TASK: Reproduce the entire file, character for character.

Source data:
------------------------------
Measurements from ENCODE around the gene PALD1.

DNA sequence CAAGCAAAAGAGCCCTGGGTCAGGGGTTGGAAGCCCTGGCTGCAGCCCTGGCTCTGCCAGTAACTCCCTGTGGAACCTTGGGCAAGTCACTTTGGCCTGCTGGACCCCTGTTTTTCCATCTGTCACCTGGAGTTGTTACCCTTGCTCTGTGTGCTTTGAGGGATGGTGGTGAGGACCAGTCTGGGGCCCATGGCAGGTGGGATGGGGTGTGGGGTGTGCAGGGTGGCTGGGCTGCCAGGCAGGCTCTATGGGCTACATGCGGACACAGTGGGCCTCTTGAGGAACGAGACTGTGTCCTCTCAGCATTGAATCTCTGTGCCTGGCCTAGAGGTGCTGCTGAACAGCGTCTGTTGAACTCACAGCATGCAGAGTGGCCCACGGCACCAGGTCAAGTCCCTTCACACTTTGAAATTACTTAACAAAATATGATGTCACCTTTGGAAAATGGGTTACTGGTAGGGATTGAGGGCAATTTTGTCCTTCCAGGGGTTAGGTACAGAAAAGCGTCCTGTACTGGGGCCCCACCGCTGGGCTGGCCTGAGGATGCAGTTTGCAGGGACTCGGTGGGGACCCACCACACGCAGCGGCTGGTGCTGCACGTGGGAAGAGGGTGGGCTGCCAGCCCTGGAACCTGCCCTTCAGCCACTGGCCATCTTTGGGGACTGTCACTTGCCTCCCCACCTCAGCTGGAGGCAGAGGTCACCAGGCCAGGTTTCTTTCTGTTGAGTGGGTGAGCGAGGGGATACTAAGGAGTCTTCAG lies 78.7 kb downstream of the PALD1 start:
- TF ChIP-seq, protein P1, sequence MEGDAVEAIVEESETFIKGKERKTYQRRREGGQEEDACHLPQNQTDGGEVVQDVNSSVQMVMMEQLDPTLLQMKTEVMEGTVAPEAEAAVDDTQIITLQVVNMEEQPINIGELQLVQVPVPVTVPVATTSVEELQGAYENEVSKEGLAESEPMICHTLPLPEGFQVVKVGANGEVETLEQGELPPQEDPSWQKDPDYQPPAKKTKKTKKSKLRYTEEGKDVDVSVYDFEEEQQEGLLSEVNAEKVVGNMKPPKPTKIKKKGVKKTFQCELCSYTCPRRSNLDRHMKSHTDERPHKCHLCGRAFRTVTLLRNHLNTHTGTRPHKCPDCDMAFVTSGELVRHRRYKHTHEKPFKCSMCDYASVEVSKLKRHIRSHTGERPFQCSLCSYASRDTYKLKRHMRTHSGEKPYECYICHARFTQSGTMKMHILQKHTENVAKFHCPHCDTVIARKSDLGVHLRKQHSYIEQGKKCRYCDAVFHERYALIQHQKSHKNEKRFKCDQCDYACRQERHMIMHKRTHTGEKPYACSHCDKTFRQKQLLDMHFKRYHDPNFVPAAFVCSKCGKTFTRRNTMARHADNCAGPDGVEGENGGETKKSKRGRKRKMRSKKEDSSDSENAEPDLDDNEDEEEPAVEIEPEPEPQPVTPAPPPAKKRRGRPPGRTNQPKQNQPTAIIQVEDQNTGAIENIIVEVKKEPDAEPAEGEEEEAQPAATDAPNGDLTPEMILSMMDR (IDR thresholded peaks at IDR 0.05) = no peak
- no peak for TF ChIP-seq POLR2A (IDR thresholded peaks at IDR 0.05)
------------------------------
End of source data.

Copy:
Measurements from ENCODE around the gene PALD1.

DNA sequence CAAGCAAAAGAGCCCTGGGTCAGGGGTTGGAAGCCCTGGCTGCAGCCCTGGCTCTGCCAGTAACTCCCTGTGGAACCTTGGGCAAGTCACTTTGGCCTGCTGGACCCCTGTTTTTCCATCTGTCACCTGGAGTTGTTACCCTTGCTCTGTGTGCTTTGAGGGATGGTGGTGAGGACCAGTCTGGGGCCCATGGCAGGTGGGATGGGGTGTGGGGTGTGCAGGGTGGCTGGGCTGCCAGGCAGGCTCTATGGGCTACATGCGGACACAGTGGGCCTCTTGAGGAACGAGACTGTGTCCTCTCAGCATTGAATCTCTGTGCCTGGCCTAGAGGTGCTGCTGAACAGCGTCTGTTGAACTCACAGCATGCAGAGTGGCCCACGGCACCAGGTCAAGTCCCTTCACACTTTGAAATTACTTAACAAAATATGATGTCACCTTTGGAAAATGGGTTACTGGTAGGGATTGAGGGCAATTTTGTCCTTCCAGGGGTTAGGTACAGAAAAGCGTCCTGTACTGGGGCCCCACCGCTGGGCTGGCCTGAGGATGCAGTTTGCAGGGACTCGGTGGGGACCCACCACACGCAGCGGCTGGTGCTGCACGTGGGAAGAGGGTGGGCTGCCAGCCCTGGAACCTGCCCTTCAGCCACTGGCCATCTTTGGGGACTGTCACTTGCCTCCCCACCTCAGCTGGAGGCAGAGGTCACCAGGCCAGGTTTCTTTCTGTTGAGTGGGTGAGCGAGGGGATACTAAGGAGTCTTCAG lies 78.7 kb downstream of the PALD1 start:
- TF ChIP-seq, protein P1, sequence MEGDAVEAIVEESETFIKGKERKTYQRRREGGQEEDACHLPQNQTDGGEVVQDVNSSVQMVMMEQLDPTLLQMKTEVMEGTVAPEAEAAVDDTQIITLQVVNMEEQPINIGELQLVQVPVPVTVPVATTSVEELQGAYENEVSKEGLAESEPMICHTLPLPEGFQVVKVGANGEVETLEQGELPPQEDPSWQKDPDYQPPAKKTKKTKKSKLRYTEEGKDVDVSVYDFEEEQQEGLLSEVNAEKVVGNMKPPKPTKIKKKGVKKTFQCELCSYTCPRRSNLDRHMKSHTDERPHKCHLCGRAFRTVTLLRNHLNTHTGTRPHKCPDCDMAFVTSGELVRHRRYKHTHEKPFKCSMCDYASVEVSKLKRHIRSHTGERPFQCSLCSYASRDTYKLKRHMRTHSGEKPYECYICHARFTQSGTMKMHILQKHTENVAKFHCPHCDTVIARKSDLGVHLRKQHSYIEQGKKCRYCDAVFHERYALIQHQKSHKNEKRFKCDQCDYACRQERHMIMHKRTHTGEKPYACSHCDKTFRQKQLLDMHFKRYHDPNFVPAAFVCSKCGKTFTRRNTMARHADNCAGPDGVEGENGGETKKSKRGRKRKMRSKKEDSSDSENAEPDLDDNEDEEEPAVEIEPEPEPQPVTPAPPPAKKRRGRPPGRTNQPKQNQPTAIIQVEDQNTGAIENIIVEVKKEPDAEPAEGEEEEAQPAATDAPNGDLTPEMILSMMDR (IDR thresholded peaks at IDR 0.05) = no peak
- no peak for TF ChIP-seq POLR2A (IDR thresholded peaks at IDR 0.05)